With World War II looming in the distance, the US Navy would requisition these tugs in 1940. I have long since been told that the Thomas and William were the prototype design for the YTB series that would be built in mass throughout the war. Part of me wonders if the Navy financed these in some way, with an agreement that they would be used during the war. But these details are likely lost to history. The Thomas would become the Namontack, originally classed as a Yard Net Tender (YN-46), Net Yender (YNT-614) and finally Yard Tug, Big (YTB-738). The William received the same treatment, and was named Wapasa, and also did time as a Yard Net Tender (YN-45), Net Yender (YNT-613) and finally Yard Tug, Big (YTB-737). After the war, the tugs would be returned (resold? I am not sure how those requisitions worked, if anyone knows, please drop me a line!) to Moran, however would be renamed. Originally the Thomas E. Moran, her new name was now the Harriet Moran. The William J. Moran became the Anne Moran.

The Anne Moran at home in the canal, made up in push gear with a grain barge (which looks to be an old motorship). The tugs had 4 control stations, the wheelhouse, the upper deck, the aft deck, and the engine room. Note the “box” on top. This was the upper wheelhouse to gain a little more height to see over the barge. The primitive wooden box was installed in the fall/winter and would fold up in inclement weather. Click for larger. Courtesy of the Dave Boone Collection.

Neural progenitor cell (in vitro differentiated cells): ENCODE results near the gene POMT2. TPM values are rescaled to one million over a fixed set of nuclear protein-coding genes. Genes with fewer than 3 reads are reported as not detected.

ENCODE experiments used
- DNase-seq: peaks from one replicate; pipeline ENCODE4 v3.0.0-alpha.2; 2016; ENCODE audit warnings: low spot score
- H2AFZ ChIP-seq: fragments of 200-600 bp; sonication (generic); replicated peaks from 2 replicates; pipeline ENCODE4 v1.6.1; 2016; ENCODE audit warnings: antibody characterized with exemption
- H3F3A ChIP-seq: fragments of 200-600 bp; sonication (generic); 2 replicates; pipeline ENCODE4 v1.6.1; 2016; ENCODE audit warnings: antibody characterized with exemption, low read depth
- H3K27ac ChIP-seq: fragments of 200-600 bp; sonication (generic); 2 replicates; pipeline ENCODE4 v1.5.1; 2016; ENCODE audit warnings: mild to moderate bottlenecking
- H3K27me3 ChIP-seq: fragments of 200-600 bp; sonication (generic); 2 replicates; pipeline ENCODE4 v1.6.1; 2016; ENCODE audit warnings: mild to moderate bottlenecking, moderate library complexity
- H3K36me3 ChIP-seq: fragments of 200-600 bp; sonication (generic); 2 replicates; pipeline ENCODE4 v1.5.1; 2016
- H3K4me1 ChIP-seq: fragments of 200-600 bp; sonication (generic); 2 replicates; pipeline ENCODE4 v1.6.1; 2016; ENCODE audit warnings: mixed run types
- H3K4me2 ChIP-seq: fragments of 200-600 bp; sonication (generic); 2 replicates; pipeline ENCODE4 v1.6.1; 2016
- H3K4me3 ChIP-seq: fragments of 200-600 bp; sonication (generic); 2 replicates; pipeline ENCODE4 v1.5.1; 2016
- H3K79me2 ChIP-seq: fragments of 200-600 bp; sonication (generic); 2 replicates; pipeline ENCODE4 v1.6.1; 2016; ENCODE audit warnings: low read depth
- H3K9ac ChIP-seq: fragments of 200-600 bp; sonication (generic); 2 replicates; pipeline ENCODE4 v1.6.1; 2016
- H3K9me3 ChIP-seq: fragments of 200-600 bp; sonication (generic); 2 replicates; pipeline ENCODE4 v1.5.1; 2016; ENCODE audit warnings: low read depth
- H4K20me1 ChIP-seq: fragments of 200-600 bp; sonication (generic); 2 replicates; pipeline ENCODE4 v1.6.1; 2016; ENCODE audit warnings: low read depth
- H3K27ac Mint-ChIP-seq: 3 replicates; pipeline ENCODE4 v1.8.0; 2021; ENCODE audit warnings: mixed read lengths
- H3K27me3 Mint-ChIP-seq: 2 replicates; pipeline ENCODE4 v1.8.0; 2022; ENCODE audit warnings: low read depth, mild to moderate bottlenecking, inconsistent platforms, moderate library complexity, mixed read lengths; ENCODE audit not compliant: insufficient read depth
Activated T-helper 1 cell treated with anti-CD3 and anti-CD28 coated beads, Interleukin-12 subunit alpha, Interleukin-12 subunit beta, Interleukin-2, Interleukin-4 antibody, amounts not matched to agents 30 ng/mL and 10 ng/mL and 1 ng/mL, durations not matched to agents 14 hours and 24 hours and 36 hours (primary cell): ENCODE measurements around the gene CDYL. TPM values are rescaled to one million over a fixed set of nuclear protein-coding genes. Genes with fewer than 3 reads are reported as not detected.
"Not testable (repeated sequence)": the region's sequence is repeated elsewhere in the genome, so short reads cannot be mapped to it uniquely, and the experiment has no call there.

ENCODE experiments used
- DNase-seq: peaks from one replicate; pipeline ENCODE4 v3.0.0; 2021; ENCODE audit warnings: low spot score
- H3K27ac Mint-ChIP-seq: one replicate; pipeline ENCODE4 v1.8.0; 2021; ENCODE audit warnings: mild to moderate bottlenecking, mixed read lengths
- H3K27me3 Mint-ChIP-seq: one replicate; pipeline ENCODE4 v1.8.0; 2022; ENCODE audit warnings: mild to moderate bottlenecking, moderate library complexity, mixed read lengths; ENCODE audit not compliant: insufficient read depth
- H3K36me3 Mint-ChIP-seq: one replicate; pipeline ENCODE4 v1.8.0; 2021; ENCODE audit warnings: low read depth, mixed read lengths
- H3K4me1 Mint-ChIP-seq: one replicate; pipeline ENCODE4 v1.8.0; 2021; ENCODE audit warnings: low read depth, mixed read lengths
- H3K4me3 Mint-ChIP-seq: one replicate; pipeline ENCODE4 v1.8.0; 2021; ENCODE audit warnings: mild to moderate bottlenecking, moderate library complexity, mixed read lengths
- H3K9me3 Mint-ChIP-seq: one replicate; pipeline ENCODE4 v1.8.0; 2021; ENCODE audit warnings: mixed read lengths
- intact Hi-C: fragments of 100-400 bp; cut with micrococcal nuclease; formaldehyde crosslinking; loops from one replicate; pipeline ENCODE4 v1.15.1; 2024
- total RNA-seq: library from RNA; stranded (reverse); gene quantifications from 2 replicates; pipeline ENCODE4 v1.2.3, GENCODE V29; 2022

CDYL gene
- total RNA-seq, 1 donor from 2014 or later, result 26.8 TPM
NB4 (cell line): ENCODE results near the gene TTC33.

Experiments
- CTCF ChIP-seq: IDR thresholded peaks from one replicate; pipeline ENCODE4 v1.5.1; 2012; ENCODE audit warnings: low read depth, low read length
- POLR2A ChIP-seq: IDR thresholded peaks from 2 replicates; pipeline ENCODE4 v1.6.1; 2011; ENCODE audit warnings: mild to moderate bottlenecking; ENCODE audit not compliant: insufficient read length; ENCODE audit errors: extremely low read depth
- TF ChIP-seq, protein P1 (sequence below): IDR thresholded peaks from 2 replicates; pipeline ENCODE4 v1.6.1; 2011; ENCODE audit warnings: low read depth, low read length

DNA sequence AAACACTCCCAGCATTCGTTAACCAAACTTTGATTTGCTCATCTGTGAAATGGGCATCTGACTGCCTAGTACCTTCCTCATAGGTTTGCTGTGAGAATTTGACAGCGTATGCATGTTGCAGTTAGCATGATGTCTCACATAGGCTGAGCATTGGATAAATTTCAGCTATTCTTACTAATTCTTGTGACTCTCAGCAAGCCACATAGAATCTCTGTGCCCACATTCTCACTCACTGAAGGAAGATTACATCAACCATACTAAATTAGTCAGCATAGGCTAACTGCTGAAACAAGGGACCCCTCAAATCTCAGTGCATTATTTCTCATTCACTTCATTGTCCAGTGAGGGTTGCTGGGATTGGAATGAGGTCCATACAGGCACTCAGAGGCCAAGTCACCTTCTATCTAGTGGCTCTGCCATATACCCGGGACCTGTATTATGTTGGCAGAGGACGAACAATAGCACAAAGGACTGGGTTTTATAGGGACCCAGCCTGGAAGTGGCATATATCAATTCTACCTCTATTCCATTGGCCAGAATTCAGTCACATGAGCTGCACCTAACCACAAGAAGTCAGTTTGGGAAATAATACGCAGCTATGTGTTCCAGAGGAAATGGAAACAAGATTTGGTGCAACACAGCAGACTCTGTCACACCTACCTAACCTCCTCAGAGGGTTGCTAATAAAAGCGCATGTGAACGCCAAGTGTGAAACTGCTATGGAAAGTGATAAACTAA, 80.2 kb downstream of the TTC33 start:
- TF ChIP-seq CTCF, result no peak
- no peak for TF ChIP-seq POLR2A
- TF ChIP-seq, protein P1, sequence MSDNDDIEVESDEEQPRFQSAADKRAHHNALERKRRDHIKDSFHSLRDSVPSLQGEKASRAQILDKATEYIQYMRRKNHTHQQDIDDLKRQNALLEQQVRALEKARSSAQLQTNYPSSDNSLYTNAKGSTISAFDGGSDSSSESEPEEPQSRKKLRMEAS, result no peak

After the war, Cleveland Diesel went heavy on marketing, producing numerous booklets and brochures. These are from the late 1940’s book “Commercial Vessels Powered by Cleveland Diesel”. Note that they used older photos of the Thomas and William, and airbrushed the original names out in favor of the new, post war renaming’s. Not only that, but they incorrectly spelled the one! An interesting feature of these tugs is the sliding heavy weather portholes, that would slide up the cover the large glass windows. Click for larger.

In 1956, Moran embarked on a modernization program for the canal tugs. The Harriet and Anne would both be repowered with single war surplus (from PCE vessels, unfortunately the records do not note which) Cleveland 1000HP 12-278A engines and Allis-Chalmers 814kW main generators, however the original propulsion motors were kept. Along with the repowering, the tugs received a new retractable wheelhouse. Introduced in 1950 by Lake Tankers Corp. on their tug Canal Cities, the retractable wheelhouse was a revolutionary advancement for working in the canal.  A large air or hydraulic cylinder raised and lowered the wheelhouse to see over the barge, but to “duck” when a bridge or other obstruction was approached.  Virtually all “modern” diesel canal tugs would be retrofitted with these by the mid 1950’s, with all new tugs being built with them from then on out.